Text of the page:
Mass. Senate Election Could Play Role In Health Reform Endgame
The Associated Press: "Like a roller-coaster ride on its last twisting turns, President Barack Obama's campaign to remake health care is barreling into final days of breathless suspense and headlong momentum." President Obama and other Democrats are focusing this weekend on "an unpredictable Senate race in Massachusetts, while senior White House and congressional staffers" hurry to complete work on the health bill's "cost and coverage options." Though negotiators say progress has been made in moving closer to final agreements, details have not been shared with the Democratic rank-and-file. Meanwhile, the Bay State's election is adding pressure because a Republican win there would "deprive Democrats of the 60-vote majority" necessary to pass the health bill in the Senate. If this scenario plays out, "Obama and Democratic congressional leaders would have a political window of perhaps days only to try to ram the bill through -- at considerable risk of incurring public wrath." And not all Democrats are confident about the election's outcome. "'If Scott Brown wins, it'll kill the health bill,' said Rep. Barney Frank, D-Mass, reflecting that the Republican would provide opponents of the health care bill a decisive 41st vote to uphold a filibuster and block passage in the Senate. Frank predicted Coakley would ultimately prevail and thus preserve the essential 60-vote Senate majority. Obama hurriedly scheduled a weekend campaign trip to the state" (Espo and Alonso-Zaldivar, 1/17.)
ABC News: If Massachusetts attorney general Martha Coakley loses the election for the late Sen. Ted Kennedy's Senate seat, "Democrats want to be in a position to pass a bill through the Senate before Brown is sworn in." Massachusetts law requires that the secretary of state "wait 'at least' 10 days before certifying the results, to give time for absentee and military ballots to be received and counted. That means Brown could be sworn in as early as January 29." This leaves Democrats very little time to hash out a compromise -- a task made more difficult by time requirements. ABC reports on why time becomes a factor: "After a final health care deal is struck ... it goes to the Congressional Budget Office (CBO) for a cost estimate, a process expected to take 10 days. After that, it will take at least seven days to pass the bill in the House and the Senate." For Dems to continue with their current health overhaul plan, either the Massachusetts election certification will need to be delayed or the "CBO works much faster than expected." The possible contingency plans being discussed if Brown does win include having "the House pass the Senate bill, so the Senate doesn't have to vote any more on the matter" or returning to the idea of relying on the rules of reconciliation -- which only require 50 votes for Senate passage -- to move the measure to passage (Tapper and Karl, 1/16).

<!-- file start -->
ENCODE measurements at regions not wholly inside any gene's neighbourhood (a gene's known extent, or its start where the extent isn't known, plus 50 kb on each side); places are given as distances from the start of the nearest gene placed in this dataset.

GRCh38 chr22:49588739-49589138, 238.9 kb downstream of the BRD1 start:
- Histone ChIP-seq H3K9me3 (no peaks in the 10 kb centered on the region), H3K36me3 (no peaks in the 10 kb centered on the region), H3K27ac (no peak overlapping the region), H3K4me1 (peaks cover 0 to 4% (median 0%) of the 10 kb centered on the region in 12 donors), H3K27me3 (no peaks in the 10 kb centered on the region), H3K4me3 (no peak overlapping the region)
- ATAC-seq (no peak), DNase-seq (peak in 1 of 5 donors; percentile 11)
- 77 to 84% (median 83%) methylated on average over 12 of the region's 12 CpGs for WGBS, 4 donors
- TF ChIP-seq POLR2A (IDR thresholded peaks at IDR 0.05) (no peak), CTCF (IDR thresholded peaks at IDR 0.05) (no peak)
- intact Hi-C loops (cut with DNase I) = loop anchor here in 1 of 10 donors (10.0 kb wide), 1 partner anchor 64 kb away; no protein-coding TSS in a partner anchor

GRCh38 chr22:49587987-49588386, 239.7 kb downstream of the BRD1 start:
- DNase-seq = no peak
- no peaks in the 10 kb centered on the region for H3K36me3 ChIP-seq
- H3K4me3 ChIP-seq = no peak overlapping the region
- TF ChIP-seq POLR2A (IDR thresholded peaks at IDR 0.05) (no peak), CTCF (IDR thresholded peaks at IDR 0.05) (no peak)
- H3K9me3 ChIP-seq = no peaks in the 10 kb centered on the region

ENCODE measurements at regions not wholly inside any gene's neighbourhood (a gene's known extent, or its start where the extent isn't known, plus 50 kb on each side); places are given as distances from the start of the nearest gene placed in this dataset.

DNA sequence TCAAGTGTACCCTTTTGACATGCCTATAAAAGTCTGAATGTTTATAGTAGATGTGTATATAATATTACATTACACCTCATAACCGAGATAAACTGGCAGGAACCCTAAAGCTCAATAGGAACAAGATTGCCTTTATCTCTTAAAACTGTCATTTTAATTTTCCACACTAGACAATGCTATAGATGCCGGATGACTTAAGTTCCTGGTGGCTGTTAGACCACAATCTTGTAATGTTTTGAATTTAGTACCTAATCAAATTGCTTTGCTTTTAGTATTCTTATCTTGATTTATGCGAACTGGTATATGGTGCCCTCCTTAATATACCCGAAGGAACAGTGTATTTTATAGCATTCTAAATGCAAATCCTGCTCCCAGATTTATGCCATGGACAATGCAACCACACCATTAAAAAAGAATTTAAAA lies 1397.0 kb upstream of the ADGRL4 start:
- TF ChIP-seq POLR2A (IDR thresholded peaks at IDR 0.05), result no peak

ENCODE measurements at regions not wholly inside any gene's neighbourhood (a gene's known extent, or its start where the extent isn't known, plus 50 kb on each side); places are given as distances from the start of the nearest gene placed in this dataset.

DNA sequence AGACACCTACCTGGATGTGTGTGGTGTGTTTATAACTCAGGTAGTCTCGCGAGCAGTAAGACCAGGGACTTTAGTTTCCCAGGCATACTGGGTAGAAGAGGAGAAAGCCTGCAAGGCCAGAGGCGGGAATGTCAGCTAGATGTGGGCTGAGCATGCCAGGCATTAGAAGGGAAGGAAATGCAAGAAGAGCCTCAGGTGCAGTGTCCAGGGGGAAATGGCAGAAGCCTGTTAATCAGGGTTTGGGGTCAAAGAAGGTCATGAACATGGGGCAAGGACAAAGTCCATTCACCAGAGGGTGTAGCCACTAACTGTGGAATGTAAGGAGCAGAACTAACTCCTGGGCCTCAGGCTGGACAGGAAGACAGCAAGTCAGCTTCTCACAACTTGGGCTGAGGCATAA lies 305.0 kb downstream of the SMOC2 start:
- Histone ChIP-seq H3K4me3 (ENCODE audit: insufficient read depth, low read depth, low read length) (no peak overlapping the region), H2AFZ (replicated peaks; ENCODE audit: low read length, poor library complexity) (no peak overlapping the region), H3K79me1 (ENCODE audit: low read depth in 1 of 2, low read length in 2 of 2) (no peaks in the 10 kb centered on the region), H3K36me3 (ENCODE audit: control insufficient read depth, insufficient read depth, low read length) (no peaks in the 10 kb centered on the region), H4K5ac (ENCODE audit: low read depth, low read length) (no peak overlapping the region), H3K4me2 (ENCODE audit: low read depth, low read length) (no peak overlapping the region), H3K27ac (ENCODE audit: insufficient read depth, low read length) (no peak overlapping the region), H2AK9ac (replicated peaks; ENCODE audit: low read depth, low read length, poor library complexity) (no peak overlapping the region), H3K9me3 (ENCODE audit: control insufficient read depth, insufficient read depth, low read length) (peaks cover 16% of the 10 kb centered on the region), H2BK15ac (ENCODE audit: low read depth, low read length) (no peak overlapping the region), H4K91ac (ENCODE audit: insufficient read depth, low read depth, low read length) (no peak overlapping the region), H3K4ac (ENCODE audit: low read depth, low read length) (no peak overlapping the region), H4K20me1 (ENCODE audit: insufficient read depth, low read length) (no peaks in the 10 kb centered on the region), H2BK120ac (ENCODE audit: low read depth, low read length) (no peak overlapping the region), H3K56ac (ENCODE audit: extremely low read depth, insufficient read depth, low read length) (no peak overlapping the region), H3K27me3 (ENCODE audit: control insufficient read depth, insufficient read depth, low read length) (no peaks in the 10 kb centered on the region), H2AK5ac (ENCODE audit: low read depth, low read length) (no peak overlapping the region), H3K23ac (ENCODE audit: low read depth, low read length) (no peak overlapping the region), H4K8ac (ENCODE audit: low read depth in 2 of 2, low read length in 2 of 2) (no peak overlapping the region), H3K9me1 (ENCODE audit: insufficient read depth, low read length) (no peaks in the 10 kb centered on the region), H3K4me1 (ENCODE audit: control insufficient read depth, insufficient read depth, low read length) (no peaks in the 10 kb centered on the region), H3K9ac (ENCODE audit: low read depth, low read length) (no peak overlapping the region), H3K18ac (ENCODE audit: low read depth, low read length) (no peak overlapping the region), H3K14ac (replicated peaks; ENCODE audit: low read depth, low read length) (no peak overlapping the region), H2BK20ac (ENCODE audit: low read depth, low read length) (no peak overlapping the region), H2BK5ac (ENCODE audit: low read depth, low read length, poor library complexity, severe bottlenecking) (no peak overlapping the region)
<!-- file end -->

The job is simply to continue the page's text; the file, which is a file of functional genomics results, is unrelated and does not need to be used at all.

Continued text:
Fox News: "President Obama on Sunday used a church pulpit at a Martin Luther King Day service to say the massive health bill would be a victory for "decency." Later in the day, the President was heading to Massachusetts to campaign for Tuesday's election. "Democrats eyeing the possibility of losing the 60th seat needed to stop a Republican filibuster of the bill have suggested the Senate may try to pass a deal with only 51 votes rather than 60. 'Reconciliation is an option,' Democratic Congressional Campaign Committee Chairman Chris Van Hollen of Maryland told Bloomberg Television." But other liberal Democrats said such a plan "will kill the deal because it will limit policy changes that aren't incidental to the deficit cutting" (Shively, 1/17).
The Hill, reporting on comments by the top Senate Republican during a Sunday talk show: "The healthcare reform bill poised to pass Congress in the coming weeks will haunt Democrats throughout the next two election cycles -- and the tight Massachusetts Senate race to be decided Tuesday is only a preview, Senate Minority Leader Mitch McConnell (R-Ky.) contended Sunday. "'Massachusetts is going to be a very, very close race regardless of who wins," McConnell said on Fox News Sunday. "'... We have here in effect a referendum on this national healthcare bill'" (Young, 1/17).
Modern Healthcare: "McConnell also attacked a deal negotiated out between organized labor groups, the White House and House and Senate leaders that exempts them from having their higher-end health plans taxed. 'The whole proposal is rife with special deals,' he said, speaking of the overall bill'" (DoBias, 1/17).
In other weekend headlines, CongressDaily reports on PhRMA's reaction to the "recent move to shrink market protections for biologic drugmakers" in the ongoing health reform negotiations, as well as The Washington Post's stories about about the so-called "Safeway" wellness provision and the partisan backlash surrounding Nebraska's Medicaid provision included in the Senate-passed measure.This is part of the Morning Briefing, a summary of health policy coverage from major news organizations. Sign up for an email subscription.